An Introduction to Folk Instruments: The Belarusian Dulcimer
The sounds of the dulcimer are magical and captivating. When played in on its own, it’s hard to imagine the dulcimer as a part of an orchestra. Yet the dulcimer is a versatile folk instrument that can not only lead orchestras, but captivate the listener on its own. Over the last decade the potential of the dulcimer has finally shone through, but musicians are not ready to stop there.
A competitive instrument
“Oh, the number of times I wanted to quit, at least three times I reached the limit and just wanted to stop playing. But then I realised where am I going to go,” were among the first words of Veranika Pradzed, a concert musician. But these weren’t the words of a person who lacked persistence, rather of a person who has experienced first-hand the competitiveness of playing a musical instrument. Especially in Belarus, where a lot of people play the dulcimer, or hammered dulcimer to be precise, getting to the top means years of hard work and, of course, great talent to back it all up.
Centuries in the making
Like any other instrument, the dulcimer has developed over time. The version that we know today was designed in 1928. But the first traces of the instrument date back thousands of years, as depictions of a similar looking object were found in ancient civilizations, such as the Greeks and the Babylonians. Since then, the dulcimer has spread into Europe and into the Balkans, where it gained a newfound popularity. As for the current instrument, the main body is made of pine, as it is the best resonating timber. The sides, however, are made from beech or hornbeam, as they need to be very sturdy to the hold the weight of the instrument. Veranika laughs: “I once came home to a folded instrument. The sides didn’t handle the weight, the wood got dry and the instrument just folded in half.”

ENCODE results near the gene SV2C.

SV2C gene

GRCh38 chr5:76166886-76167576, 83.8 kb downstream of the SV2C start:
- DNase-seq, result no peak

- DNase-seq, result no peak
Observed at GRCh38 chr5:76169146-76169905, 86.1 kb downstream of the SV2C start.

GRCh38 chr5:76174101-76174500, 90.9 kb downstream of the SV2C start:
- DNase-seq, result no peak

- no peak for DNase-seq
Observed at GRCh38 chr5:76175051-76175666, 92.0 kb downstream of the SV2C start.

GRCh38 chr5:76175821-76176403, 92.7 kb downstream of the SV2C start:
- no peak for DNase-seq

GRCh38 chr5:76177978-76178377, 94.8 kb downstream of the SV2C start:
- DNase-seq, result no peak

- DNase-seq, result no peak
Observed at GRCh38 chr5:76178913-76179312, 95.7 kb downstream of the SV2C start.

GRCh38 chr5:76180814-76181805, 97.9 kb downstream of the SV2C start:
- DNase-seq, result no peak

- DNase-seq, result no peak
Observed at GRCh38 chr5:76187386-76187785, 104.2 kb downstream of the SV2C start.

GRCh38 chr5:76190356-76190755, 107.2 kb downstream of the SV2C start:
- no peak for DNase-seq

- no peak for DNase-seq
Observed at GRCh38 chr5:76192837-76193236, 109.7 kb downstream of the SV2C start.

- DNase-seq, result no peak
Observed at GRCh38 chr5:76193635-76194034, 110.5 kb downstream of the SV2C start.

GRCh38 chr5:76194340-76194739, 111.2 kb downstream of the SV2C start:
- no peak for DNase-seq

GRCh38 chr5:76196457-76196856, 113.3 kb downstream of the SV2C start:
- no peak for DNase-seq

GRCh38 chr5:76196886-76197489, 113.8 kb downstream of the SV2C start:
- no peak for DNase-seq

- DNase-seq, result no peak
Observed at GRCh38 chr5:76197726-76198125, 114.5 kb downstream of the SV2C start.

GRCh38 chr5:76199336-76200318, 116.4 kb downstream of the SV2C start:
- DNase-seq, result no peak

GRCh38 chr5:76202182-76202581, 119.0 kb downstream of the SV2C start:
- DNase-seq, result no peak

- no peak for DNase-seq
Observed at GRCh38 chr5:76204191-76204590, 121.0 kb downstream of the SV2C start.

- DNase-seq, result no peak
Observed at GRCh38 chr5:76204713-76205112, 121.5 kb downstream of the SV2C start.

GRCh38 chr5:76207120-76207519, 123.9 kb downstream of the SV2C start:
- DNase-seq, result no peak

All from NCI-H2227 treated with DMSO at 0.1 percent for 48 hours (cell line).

No right or wrong
There are various ways to play the dulcimer, and they are only limited by the imagination of the composers. The strings are either played with two beaters or strummed just with the tips of the fingers. A special cloth is interlaced in the strings to muffle the sounds and needs to be quickly removed while playing. At a point during her performance, Veranika stopped playing the strings altogether and just drummed the rhythm on the sideboard of the instrument. The sound is unlike any other, as the strings continue humming long after they are strummed, creating a harmony of different melodies. Below is a melody performed by Veranika.
“It annoys me when people play music meant for other instruments on the dulcimer. We don’t need to prove that we are like players of any other instrument.” Veranika believes that the best way to optimize an instrument’s potential is by playing music intended for it, rather than imitating the music of others. She is happy that there have been more scores written for the dulcimer in the past seven years than there had been over the course of the previous 50. Yet the job isn’t nearly finished. Composers may still not realise the potential of this instrument, and the mission of current players is to inspire new music on their beloved dulcimer.